England fast bowler Ollie Robinson—in the eye of a storm after offensive tweets he posted as a teenager emerged recently—will not be a part of the Sussex Sharks squad for the team’s opening two Vitality Blast fixtures against Gloucestershire and Hampshire Hawks on Friday and Saturday.
English county Sussex announced on Thursday that the cricketer—currently suspended by the ECB pending investigation into his tweets—had “decided to take a short break from the game to spend time with his young family after a difficult week”.
While Robinson is not a centrally contracted player for England, ECB had said that the cricketer could play for his county side should he wish to.
The club, in its statement, stated that it would welcome Robinson back whenever he was ready to return.
“Sussex Cricket fully supports Ollie in his decision. When he is ready to return, Ollie will be welcomed back to the club, where discussions with the remainder of the squad over the last week have made clear that he retains the support of all his Sussex teammates. We remain in close contact with Ollie from a welfare perspective and will issue further updates on his availability at the relevant times,” the statement added.
Robinson made his Test debut for England at Lord’s against New Zealand when his offensive tweets emerged. The 27-year-old pacer ended the Test with seven wickets and scored 42 runs in the only innings he batted.
The tweets, which he posted when he was 18 and 19, included comments that suggested that Muslims were linked to terrorism and also included other demeaning remarks about Asians.
‘Ollie a different man’
Even as Robinson apologised for things he said as a teenager, he was suspended by ECB. The case has raised questions about institutional racism confronting cricket in England and about a statute of limitations for comments made in the past on social media.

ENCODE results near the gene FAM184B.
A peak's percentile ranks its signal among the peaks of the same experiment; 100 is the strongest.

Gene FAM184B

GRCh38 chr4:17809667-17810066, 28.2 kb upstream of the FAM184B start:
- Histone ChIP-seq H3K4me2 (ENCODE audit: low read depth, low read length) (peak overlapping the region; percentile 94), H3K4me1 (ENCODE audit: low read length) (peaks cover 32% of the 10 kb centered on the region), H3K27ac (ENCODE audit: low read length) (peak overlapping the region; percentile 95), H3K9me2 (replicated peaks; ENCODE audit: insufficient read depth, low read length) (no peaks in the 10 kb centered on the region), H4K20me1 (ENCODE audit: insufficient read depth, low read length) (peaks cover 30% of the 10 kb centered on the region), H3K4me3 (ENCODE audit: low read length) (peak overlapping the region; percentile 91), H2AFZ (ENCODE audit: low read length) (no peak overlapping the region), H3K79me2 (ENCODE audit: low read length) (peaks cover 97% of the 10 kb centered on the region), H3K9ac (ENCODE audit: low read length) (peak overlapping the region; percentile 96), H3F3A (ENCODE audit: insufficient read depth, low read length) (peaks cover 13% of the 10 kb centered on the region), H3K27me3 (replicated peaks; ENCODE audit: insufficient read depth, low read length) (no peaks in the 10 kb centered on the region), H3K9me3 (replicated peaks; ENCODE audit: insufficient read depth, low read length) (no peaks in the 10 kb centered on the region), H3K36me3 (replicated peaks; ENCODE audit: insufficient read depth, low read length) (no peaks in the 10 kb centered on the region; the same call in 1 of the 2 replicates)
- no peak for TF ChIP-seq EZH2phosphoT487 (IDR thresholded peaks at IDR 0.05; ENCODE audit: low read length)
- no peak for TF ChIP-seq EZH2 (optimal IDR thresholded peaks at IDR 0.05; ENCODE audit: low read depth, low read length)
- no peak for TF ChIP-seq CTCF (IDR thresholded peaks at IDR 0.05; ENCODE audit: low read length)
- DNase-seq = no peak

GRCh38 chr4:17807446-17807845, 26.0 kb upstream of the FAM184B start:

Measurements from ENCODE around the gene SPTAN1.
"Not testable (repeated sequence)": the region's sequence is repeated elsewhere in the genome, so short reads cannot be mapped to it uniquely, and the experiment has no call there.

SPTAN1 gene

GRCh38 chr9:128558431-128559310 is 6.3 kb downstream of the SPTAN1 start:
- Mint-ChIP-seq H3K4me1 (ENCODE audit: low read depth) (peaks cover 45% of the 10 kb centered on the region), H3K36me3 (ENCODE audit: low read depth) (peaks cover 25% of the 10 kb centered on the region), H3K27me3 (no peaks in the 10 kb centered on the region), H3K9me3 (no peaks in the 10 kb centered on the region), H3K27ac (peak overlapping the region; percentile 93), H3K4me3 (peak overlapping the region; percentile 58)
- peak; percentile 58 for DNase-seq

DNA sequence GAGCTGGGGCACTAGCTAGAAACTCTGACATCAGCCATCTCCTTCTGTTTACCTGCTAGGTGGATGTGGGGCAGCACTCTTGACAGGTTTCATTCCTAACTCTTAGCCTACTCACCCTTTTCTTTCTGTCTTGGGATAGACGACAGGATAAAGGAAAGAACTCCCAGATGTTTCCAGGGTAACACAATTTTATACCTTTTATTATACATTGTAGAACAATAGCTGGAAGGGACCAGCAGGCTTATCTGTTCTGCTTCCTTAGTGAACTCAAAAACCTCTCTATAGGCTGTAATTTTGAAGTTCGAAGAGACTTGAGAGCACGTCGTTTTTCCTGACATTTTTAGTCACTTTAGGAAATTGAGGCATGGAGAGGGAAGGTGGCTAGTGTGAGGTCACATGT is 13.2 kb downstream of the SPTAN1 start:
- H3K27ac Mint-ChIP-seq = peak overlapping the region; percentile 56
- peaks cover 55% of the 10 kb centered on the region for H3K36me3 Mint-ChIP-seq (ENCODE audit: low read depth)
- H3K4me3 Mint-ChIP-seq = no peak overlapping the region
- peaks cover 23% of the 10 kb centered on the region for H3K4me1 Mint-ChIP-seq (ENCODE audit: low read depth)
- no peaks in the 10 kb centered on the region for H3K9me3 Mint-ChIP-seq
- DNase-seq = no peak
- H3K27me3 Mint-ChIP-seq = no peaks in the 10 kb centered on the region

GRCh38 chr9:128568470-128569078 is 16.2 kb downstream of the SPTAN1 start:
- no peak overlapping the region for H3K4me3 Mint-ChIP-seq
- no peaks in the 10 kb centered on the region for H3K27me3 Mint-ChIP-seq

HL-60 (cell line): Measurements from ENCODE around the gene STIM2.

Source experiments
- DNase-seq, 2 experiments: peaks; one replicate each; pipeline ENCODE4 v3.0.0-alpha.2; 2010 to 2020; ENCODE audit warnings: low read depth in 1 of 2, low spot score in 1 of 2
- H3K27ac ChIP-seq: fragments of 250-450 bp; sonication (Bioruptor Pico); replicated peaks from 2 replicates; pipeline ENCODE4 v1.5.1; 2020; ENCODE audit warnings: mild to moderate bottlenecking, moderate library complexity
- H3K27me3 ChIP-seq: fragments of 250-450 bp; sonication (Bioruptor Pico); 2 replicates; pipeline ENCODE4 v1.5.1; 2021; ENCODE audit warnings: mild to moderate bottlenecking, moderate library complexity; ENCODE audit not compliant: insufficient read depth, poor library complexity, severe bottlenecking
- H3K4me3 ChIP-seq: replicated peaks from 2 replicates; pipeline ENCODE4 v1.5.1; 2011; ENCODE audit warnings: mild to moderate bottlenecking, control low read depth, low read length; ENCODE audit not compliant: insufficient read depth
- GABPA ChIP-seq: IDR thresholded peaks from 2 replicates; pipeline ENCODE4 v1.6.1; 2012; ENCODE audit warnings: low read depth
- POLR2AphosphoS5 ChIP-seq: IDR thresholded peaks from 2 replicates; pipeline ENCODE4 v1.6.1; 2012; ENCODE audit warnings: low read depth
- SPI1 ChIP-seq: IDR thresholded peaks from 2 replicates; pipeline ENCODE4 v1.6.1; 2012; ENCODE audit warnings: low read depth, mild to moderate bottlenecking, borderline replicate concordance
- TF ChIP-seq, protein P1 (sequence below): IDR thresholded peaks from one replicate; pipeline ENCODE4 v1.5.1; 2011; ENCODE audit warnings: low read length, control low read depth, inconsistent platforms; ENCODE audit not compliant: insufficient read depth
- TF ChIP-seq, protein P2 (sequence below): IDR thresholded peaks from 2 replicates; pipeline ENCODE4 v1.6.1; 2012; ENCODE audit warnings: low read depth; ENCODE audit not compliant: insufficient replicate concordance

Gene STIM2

Sussex went on to add that they will not be imposing any penalties on the cricketer.
“Another of Sussex Cricket’s priorities is making cricket a game for everyone in our community. Ollie’s tweets were completely unacceptable, and their content is totally at odds with our stated ambition,” read the Sussex statement, which went on to add, “Ollie is a very different man from the one that wrote those tweets and has clearly learned much in the intervening years. He has made clear the shame, embarrassment, and remorse he feels for the discriminatory comments he made. As a result of his actions, Ollie has had the opportunity to represent his country suspended, is at the centre of intense public and media scrutiny and faces the possibility of further disciplinary action from the ECB.
“Sussex Cricket will not be adding to these significant penalties. The club will turn its attention to supporting Ollie in his commitment to continue to educate himself in the area of equality, diversity and inclusion. Ollie has more to learn in this area. We all do. We all have a responsibility to improve and to make cricket a game for everybody.”
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England's Ollie Robinson was suspended after racist and sexist tweets posted by the paceman in 2012 and 2013 emerged during the first Test at Lord's.
Since Robinson's posts re-emerged, the social media feeds of a number of internationals have been scrutinised, with an unnamed player found to have sent offensive tweets while under the age of 16.
The England and Wales Cricket Board suspended the 27-year-old from international cricket pending an investigation.